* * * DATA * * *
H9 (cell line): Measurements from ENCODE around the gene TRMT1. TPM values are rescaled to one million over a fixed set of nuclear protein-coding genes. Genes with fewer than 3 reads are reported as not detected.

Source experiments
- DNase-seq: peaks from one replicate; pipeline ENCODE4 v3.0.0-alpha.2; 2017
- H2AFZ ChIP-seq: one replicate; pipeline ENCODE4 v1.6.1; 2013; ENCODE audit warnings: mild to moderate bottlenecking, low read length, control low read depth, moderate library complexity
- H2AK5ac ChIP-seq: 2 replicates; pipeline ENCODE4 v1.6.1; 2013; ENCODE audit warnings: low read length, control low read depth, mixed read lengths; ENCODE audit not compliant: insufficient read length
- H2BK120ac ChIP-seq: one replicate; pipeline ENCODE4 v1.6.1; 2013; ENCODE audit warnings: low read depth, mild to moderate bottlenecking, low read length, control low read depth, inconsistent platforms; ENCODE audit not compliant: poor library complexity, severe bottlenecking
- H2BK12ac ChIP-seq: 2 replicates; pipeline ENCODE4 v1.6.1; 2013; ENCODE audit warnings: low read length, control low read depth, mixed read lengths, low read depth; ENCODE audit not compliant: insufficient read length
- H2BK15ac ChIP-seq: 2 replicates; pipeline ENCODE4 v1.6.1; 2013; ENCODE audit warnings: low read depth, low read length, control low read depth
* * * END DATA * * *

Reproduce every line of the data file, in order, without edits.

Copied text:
H9 (cell line): Measurements from ENCODE around the gene TRMT1. TPM values are rescaled to one million over a fixed set of nuclear protein-coding genes. Genes with fewer than 3 reads are reported as not detected.

Source experiments
- DNase-seq: peaks from one replicate; pipeline ENCODE4 v3.0.0-alpha.2; 2017
- H2AFZ ChIP-seq: one replicate; pipeline ENCODE4 v1.6.1; 2013; ENCODE audit warnings: mild to moderate bottlenecking, low read length, control low read depth, moderate library complexity
- H2AK5ac ChIP-seq: 2 replicates; pipeline ENCODE4 v1.6.1; 2013; ENCODE audit warnings: low read length, control low read depth, mixed read lengths; ENCODE audit not compliant: insufficient read length
- H2BK120ac ChIP-seq: one replicate; pipeline ENCODE4 v1.6.1; 2013; ENCODE audit warnings: low read depth, mild to moderate bottlenecking, low read length, control low read depth, inconsistent platforms; ENCODE audit not compliant: poor library complexity, severe bottlenecking
- H2BK12ac ChIP-seq: 2 replicates; pipeline ENCODE4 v1.6.1; 2013; ENCODE audit warnings: low read length, control low read depth, mixed read lengths, low read depth; ENCODE audit not compliant: insufficient read length
- H2BK15ac ChIP-seq: 2 replicates; pipeline ENCODE4 v1.6.1; 2013; ENCODE audit warnings: low read depth, low read length, control low read depth